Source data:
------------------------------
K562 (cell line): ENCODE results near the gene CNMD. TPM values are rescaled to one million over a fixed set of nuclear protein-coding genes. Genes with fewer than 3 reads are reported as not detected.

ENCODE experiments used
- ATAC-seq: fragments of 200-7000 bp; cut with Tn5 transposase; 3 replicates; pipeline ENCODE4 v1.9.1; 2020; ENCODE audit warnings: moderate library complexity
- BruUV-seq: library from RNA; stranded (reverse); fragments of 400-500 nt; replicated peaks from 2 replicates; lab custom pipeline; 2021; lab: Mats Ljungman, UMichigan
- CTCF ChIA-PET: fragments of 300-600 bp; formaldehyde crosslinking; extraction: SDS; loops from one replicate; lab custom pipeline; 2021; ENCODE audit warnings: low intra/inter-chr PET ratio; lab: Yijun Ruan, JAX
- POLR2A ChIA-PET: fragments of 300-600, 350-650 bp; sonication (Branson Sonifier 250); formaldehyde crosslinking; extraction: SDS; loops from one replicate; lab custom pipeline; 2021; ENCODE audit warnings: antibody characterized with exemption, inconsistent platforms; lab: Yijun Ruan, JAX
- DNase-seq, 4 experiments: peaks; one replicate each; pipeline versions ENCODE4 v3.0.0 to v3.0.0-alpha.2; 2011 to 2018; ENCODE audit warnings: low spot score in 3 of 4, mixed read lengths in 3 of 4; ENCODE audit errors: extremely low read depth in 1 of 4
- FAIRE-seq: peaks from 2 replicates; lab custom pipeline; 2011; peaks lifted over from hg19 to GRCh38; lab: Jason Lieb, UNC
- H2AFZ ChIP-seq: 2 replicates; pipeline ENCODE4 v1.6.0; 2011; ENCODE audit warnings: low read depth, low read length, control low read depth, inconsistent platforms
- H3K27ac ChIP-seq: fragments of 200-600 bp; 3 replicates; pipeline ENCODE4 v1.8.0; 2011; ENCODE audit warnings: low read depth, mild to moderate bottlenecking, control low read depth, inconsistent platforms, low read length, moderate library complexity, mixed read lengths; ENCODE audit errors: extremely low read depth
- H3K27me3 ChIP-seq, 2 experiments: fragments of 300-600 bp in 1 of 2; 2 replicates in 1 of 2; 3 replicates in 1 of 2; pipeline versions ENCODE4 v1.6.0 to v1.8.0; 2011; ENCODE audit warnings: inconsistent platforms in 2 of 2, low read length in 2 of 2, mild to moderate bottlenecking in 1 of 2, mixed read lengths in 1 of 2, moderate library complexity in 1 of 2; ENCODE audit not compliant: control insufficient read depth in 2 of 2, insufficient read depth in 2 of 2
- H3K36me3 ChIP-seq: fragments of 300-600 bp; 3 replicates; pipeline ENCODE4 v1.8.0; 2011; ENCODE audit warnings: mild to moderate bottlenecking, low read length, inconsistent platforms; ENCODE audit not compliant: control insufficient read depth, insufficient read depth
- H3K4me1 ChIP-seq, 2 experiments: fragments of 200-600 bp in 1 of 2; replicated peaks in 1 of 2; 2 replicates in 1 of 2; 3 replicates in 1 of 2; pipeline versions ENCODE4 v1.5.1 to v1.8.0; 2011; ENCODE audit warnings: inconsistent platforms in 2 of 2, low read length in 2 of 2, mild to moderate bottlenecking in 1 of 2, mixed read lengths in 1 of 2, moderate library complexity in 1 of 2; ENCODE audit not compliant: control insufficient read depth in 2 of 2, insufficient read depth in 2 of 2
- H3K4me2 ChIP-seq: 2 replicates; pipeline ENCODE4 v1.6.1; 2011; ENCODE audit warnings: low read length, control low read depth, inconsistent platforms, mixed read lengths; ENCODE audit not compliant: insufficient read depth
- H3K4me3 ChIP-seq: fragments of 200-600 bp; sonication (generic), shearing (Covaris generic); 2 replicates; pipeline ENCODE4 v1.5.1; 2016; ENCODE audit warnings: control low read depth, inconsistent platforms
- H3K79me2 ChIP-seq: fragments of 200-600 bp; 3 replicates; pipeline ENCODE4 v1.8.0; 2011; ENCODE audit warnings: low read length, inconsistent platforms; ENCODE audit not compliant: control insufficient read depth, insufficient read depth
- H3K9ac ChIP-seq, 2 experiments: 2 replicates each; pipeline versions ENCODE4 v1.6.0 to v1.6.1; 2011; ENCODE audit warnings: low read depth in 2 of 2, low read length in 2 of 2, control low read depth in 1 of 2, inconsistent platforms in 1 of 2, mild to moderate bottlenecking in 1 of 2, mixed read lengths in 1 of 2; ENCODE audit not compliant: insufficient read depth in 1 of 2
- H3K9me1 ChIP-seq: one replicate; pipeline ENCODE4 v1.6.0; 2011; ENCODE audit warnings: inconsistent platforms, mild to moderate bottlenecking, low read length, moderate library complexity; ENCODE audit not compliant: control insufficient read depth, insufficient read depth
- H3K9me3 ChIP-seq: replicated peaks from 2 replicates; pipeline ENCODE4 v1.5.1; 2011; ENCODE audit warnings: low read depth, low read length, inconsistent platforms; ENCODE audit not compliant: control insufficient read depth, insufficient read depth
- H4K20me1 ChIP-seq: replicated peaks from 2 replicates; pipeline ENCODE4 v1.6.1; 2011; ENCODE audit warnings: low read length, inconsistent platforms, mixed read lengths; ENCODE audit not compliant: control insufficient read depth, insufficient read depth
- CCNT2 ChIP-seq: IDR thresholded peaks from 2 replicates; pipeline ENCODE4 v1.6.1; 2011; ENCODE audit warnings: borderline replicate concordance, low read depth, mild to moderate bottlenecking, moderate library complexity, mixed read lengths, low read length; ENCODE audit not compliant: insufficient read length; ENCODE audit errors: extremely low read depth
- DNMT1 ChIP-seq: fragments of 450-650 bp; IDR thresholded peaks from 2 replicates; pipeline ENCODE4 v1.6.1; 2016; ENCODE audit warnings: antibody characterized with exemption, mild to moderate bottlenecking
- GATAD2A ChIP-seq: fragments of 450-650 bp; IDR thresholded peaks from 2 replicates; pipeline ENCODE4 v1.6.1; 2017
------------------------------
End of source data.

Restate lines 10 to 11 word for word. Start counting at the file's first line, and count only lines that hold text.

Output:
- H3K27ac ChIP-seq: fragments of 200-600 bp; 3 replicates; pipeline ENCODE4 v1.8.0; 2011; ENCODE audit warnings: low read depth, mild to moderate bottlenecking, control low read depth, inconsistent platforms, low read length, moderate library complexity, mixed read lengths; ENCODE audit errors: extremely low read depth
- H3K27me3 ChIP-seq, 2 experiments: fragments of 300-600 bp in 1 of 2; 2 replicates in 1 of 2; 3 replicates in 1 of 2; pipeline versions ENCODE4 v1.6.0 to v1.8.0; 2011; ENCODE audit warnings: inconsistent platforms in 2 of 2, low read length in 2 of 2, mild to moderate bottlenecking in 1 of 2, mixed read lengths in 1 of 2, moderate library complexity in 1 of 2; ENCODE audit not compliant: control insufficient read depth in 2 of 2, insufficient read depth in 2 of 2